A graduate of Teachers College at Columbia University with a master’s degree in Motor Learning and Control, PGA and LPGA Professional Trillium Rose has a formal education in the science behind how people acquire and adapt skills. She incorporates fitness and feel into her golf-instruction curriculums and specializes in developing targeted practice plans to help her students improve. As the PGA-LPGA Director of Instruction at Woodmont Country Club in Rockville, Maryland, Rose has developed a clientele of political figures, world leaders, A-list celebrities, novices, high school and college players and regular men and women hoping to shave a few strokes off their handicap – and have fun in the process.
Rose has seen her business grow to more than 1,000 students, thanks to her all-encompassing approach to coaching the game that includes competitive practice, mechanics and play. Yes, Trill, as she is called by her loyal supporters, believes golfers should develop a competitive practice regiment – and that there is no substitute for actually playing the game on a golf course. And instead of employing technological tools in a way that might be intimidating to students, Rose uses technology to make lessons, practice and on-course play a fun experience.
“Technology has helped my coaching evolve in so many ways,” says Rose. “When Trackman first came out, I spent a great deal of time hitting balls on it, cross-referencing the shots with numbers. I must have spent 50 hours one season just exploring what they looked like and how the numbers related to ball flight. I’ve become a better coach because I understand the dynamics and how they are measured. The same goes for the other technology that I use: K-Vest, Boditrak, JC Video and Edufii.”
Rose notes that the Edufii app has helped her improve communication with her students and has made her more effective from a time-management perspective. Even when students are not scheduled for a lesson, they can post a question via Edufii. This allows Rose to stay in regular communication while posting videos and updates that will help students iron out any wrinkles between lessons.
“The online locker has revolutionized my teach- ing and interaction with my students,” says Rose. “I know that students need notes after each lesson. In the past, I would hand-write or email notes. It took time and wasn’t ever as good as I wanted it to be. Now, I use Edufii for every one of my students.”
Rose says the benefit of an app like Edufii for students is providing videos, PDFs, weekly assignments and mini-checkups in a centralized location, allowing golfers to see more clearly what we are working on. As an instructor, Rose saves time – instead of typing emails, or burning DVDs, she can now film and upload video during lesson time.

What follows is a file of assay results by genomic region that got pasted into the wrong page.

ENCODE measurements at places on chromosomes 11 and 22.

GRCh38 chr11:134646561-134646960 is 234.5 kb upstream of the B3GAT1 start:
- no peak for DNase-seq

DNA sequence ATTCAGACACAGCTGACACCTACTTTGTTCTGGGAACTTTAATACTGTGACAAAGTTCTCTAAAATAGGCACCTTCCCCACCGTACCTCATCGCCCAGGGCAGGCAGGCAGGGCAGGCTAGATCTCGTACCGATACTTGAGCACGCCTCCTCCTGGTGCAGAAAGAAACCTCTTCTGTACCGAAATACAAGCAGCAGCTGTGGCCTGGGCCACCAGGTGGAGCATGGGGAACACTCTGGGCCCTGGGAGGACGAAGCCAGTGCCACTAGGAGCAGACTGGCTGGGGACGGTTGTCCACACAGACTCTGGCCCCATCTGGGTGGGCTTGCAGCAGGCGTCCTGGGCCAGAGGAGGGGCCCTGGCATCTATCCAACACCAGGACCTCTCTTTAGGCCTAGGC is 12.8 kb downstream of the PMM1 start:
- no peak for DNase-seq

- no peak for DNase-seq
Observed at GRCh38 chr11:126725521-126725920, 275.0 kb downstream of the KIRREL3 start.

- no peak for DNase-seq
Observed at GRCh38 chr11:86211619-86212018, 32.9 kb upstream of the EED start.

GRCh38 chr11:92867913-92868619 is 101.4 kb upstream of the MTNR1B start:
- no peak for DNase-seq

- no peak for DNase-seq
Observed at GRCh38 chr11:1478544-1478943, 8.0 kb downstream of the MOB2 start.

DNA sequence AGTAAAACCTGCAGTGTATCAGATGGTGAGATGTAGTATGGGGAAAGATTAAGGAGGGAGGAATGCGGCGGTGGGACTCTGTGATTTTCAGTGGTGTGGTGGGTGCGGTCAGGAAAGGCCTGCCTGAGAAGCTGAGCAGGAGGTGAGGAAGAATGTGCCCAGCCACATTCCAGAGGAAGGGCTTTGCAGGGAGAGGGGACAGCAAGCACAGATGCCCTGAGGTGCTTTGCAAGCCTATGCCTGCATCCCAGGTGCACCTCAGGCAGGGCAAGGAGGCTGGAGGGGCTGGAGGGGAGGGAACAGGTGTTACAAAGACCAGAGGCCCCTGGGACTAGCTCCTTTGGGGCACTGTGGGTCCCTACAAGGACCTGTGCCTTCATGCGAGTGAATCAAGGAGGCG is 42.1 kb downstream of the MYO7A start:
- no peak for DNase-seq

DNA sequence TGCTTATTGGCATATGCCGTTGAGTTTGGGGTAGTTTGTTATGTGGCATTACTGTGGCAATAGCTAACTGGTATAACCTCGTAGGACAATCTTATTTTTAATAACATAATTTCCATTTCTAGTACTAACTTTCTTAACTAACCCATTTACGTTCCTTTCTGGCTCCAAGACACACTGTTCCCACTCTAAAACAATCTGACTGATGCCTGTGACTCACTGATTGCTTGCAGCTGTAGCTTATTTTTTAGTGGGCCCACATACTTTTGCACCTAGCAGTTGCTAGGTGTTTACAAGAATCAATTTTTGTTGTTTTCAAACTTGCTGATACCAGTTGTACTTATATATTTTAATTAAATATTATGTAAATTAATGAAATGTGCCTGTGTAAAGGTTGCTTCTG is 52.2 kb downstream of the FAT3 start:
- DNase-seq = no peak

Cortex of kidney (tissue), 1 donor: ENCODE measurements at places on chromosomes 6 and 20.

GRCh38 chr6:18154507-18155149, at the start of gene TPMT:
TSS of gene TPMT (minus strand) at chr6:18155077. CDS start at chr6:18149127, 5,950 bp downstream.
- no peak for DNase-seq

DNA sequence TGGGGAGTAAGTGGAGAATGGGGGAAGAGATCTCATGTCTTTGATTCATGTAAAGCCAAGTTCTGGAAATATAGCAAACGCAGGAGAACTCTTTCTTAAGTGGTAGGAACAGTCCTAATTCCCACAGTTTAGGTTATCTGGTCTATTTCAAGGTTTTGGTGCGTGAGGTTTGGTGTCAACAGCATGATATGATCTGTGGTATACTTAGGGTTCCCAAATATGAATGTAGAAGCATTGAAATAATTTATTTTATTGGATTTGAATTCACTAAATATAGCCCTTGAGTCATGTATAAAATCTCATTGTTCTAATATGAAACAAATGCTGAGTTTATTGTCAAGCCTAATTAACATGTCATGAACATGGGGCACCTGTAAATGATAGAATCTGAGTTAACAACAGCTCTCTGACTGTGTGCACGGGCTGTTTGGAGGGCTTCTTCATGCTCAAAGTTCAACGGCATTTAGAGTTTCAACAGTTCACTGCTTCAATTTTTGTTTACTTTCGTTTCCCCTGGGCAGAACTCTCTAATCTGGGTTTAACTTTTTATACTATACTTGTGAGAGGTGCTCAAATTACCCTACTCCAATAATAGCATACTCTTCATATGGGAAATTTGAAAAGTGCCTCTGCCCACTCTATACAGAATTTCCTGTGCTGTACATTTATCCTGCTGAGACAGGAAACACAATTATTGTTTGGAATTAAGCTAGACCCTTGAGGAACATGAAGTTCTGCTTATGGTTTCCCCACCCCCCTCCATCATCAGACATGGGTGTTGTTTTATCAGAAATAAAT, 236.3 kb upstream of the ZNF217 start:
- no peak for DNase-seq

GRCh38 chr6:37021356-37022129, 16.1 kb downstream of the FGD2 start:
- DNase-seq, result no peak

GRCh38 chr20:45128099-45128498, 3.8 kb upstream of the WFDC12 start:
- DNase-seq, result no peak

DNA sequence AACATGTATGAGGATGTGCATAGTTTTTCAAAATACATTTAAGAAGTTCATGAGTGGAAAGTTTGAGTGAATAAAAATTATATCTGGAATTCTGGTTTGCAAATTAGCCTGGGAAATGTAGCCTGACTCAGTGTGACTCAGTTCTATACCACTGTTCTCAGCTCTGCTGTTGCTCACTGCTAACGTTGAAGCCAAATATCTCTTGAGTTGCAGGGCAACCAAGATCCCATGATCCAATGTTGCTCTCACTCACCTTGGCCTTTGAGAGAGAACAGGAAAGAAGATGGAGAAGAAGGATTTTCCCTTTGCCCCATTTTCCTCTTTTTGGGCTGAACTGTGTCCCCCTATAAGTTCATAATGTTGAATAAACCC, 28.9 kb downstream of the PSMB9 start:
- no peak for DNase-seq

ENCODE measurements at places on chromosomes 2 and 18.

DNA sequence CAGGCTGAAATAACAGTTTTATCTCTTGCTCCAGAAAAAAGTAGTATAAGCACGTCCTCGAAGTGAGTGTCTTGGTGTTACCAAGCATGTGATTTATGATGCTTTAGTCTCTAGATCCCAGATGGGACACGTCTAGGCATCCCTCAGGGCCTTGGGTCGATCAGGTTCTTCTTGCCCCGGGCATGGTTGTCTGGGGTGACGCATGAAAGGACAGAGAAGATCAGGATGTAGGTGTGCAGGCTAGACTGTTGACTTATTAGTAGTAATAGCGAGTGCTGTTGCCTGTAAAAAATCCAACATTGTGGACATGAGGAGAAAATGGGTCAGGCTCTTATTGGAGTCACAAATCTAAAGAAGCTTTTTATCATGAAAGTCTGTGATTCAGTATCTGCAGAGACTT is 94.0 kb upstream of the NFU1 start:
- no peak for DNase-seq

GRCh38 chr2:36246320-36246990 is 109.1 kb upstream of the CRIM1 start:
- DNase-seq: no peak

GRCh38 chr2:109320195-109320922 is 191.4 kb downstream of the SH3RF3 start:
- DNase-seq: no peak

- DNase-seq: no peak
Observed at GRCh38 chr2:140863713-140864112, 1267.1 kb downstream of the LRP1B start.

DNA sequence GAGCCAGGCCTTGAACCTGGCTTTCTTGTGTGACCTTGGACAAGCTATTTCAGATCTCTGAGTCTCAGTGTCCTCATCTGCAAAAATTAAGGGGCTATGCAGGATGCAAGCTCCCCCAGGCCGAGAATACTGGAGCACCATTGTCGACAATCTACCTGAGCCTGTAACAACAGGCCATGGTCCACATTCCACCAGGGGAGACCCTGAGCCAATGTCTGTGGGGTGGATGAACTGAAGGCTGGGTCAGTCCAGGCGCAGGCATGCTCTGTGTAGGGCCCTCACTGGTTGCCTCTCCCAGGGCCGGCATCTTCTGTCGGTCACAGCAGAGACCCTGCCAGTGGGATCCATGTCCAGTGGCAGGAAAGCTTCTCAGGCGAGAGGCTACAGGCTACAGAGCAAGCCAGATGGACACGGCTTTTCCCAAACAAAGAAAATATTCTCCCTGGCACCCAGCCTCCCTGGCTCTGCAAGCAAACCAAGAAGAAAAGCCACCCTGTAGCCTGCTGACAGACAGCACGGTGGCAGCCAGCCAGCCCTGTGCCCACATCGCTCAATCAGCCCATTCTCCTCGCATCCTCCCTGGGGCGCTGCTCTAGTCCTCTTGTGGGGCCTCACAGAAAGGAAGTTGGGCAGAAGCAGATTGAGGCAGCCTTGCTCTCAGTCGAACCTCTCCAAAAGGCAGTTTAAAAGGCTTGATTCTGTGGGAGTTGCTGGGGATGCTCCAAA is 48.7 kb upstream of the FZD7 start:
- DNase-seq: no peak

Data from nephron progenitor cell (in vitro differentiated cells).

“I leave work and don’t have hours of follow-up to do anymore. I’ve also maintained better relationships with students,” Rose adds. “Those who use it regularly appreciate how easy it is to get a hold of me. I send lesson tips to those who have lapsed to remind them about golf. It’s a great way to stay in touch.”
Rose is also using her advanced degree in Motor Learning and Control to infuse fitness and feel into her teaching curriculum. She teaches a Golf Mobility class in Woodmont’s fitness studio, with the goal of improving feel and technique during the off-season.
“I cut down a dozen golf clubs and put molded grips on them, and have everyone stand on a yoga mat,” Rose explains. “I like the fitness room because there is a mirrored wall where people can see themselves move. The premise of the class is to go through the golf swing in painstaking detail and get to know the parts of the body that are used, how it feels, what it should do, etc. I will sometimes blend in stretches and exercises that correspond to different phases of the swing so people have an idea of how they can improve their own technique.
“I’ve had tremendous success with the attendance and feedback. Students have told me that they learn more from the class than lessons. I believe that could be true because during lessons, people are consumed with ball flight and lots of other things.”
Beyond technology and fitness, Rose also emphasizes the fun side of the game. She and the other PGA Professionals at Woodmont organize golf trips to resorts, including a group teaching and playing component that helps members improve while playing at a popular golf destination.
“Sometimes we have a tendency to forget about the fun component – golf is supposed to be fun and we should always be looking for fresh ways to make a great experience,” says Rose. “It’s easy to get into a comfort zone and teach the way you’ve always taught. Change is generally uncomfortable and takes work, so folks usually don’t look for it. Generally, I think that if you’re not moving forward, you are actually going backward. Everyone else is plowing ahead, so if you are not, you will get passed.”
2017 Middle Atlantic PGA Teacher of the Year
PGA-LPGA Director of Instruction, Woodmont Country Club, Rockville, Maryland
Rose, Trillium. “Increased Interaction Leads to Ongoing Golfer Engagement.” PGA Magazine , Feb. 2018.